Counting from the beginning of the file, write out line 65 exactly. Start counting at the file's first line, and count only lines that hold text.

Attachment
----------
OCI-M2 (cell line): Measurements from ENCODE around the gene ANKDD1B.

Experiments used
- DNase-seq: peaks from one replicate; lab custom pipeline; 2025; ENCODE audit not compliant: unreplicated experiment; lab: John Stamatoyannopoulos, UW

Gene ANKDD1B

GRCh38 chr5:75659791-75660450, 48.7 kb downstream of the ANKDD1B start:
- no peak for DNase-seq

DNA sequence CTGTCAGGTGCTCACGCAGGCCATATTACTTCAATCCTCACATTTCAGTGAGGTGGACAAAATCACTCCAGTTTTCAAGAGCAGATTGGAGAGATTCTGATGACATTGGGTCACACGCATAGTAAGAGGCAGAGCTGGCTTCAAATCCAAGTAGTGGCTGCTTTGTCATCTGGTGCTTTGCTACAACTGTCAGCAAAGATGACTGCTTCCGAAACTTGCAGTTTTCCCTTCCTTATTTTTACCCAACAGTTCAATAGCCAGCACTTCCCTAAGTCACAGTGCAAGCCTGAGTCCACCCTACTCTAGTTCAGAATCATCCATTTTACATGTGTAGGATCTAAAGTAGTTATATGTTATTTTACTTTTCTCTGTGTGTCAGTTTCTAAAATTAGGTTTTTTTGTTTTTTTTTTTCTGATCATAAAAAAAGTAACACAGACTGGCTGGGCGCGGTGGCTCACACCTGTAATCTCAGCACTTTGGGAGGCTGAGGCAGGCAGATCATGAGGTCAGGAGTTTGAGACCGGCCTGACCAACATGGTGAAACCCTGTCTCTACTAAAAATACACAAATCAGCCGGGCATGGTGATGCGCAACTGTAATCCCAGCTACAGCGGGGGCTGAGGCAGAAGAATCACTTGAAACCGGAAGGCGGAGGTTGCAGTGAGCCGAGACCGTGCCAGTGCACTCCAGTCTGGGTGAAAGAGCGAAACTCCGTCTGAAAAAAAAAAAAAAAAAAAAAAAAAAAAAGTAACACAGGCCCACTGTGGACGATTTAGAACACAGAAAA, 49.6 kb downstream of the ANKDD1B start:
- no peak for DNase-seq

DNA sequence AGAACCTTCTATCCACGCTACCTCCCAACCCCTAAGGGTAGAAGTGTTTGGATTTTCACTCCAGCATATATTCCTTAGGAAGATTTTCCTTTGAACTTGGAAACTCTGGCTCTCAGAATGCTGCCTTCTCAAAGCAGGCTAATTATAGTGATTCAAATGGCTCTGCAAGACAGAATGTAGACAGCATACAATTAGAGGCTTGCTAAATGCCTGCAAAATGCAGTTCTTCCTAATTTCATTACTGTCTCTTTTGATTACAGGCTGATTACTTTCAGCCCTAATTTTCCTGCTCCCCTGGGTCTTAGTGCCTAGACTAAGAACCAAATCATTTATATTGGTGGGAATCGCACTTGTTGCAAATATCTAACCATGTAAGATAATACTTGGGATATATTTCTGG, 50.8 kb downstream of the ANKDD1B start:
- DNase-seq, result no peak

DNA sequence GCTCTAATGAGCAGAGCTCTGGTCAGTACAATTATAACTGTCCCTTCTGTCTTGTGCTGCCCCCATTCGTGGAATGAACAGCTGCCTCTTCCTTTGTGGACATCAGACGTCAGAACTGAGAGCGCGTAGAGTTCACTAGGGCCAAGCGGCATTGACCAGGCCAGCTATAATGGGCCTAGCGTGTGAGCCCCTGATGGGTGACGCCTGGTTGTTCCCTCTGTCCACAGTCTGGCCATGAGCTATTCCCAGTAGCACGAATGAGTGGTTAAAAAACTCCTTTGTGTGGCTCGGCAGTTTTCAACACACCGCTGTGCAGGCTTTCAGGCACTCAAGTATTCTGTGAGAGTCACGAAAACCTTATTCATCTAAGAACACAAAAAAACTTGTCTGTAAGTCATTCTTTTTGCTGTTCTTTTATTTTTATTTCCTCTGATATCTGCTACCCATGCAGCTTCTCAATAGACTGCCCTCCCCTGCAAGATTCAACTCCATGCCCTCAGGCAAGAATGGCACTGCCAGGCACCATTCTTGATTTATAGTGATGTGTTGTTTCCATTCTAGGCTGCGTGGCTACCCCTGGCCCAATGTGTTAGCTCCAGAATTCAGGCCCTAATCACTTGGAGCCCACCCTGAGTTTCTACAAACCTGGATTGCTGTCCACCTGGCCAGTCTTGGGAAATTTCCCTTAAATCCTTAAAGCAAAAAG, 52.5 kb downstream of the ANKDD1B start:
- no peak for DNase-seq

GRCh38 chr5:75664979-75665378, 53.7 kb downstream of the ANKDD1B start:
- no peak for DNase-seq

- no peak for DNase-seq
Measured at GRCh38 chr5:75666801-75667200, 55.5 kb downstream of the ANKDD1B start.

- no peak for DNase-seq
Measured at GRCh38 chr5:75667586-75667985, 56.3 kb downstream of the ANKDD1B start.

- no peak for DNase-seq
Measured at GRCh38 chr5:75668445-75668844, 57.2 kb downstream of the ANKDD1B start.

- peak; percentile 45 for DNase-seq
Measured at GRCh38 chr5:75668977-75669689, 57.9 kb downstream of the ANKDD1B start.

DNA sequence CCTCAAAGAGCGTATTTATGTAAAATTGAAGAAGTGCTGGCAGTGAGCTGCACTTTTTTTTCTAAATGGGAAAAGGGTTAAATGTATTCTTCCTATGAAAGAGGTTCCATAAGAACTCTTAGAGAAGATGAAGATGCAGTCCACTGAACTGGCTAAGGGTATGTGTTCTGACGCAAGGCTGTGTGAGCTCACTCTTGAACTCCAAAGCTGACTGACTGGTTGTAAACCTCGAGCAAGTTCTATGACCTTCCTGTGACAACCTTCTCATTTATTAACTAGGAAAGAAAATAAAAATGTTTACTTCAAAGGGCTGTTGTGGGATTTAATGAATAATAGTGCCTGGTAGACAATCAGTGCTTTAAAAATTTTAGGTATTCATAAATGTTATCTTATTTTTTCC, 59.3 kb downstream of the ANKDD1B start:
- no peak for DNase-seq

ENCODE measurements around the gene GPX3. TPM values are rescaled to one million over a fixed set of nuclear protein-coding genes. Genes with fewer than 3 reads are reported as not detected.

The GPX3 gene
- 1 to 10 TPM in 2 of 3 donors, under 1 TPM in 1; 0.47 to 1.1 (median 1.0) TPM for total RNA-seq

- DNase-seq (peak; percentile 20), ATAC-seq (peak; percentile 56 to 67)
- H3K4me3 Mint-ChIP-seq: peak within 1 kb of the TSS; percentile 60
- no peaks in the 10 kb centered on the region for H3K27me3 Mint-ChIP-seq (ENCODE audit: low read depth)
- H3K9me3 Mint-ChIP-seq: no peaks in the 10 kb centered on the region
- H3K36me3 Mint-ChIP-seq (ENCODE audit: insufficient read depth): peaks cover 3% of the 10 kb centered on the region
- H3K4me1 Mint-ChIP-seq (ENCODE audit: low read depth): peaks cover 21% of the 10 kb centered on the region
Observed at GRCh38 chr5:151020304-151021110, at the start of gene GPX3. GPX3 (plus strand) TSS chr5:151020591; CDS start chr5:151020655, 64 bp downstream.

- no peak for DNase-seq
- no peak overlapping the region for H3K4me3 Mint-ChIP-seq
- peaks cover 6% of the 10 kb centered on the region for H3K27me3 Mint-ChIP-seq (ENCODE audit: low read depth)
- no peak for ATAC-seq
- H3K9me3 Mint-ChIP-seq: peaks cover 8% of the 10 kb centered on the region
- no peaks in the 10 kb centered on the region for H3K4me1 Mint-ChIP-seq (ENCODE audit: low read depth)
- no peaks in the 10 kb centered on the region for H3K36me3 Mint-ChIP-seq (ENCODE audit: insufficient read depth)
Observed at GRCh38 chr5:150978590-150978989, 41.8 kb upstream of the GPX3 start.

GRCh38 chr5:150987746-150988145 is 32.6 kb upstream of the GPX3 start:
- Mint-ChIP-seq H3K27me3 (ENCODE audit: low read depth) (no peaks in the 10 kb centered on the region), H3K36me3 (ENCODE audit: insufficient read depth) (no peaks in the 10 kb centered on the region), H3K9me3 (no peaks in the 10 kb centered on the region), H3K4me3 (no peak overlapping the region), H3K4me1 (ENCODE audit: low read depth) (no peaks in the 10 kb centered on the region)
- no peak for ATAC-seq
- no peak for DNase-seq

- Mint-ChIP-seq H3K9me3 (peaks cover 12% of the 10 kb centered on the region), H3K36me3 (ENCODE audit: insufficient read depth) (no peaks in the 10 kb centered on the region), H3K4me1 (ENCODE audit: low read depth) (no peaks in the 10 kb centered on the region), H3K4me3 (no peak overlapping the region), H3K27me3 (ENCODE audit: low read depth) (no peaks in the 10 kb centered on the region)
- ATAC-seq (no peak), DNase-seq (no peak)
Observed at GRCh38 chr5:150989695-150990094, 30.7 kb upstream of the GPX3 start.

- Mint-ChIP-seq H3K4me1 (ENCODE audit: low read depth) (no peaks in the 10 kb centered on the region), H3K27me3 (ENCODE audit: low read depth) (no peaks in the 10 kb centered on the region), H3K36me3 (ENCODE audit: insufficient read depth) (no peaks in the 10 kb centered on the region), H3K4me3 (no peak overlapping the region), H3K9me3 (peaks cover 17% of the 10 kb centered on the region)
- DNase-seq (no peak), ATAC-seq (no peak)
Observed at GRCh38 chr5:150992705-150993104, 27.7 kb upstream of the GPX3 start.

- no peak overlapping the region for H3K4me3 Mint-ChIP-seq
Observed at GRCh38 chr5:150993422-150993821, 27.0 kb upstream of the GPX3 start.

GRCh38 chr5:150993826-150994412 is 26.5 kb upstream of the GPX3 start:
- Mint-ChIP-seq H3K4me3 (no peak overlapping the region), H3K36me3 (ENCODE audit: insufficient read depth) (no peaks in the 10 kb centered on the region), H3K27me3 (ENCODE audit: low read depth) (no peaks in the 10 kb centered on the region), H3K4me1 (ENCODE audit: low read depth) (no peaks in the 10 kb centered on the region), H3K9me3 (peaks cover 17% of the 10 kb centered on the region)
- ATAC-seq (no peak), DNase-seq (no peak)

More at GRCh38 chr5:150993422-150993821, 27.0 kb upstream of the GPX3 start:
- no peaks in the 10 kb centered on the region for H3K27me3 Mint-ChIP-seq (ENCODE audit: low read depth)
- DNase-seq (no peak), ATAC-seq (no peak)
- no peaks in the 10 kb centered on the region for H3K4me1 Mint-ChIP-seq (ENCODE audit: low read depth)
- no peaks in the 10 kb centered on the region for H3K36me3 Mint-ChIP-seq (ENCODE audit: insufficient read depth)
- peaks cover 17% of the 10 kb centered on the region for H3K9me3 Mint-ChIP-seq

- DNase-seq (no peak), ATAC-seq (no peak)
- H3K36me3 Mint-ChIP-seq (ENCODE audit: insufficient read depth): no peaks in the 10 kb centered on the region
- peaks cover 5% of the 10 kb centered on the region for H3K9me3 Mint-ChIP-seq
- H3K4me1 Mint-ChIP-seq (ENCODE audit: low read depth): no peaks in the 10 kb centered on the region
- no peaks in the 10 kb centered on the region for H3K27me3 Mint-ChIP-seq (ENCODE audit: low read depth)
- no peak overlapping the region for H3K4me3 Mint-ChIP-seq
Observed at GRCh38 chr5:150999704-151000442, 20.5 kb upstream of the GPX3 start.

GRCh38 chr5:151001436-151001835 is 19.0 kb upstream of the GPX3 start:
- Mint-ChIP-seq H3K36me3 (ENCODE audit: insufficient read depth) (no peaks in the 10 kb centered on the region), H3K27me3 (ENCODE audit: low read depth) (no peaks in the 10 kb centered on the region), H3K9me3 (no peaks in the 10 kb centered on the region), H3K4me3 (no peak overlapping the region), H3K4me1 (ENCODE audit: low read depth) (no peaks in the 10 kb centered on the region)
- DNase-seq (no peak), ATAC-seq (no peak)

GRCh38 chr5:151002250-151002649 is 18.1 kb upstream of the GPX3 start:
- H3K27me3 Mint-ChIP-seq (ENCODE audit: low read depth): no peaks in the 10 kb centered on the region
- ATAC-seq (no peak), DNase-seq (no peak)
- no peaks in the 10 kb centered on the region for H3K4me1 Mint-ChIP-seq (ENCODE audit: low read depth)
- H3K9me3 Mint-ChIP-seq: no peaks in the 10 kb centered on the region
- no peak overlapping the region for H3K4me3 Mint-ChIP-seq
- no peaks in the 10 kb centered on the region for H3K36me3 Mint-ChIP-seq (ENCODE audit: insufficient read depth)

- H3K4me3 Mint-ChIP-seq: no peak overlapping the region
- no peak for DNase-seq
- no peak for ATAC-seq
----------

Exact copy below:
- H3K36me3 Mint-ChIP-seq (ENCODE audit: insufficient read depth): no peaks in the 10 kb centered on the region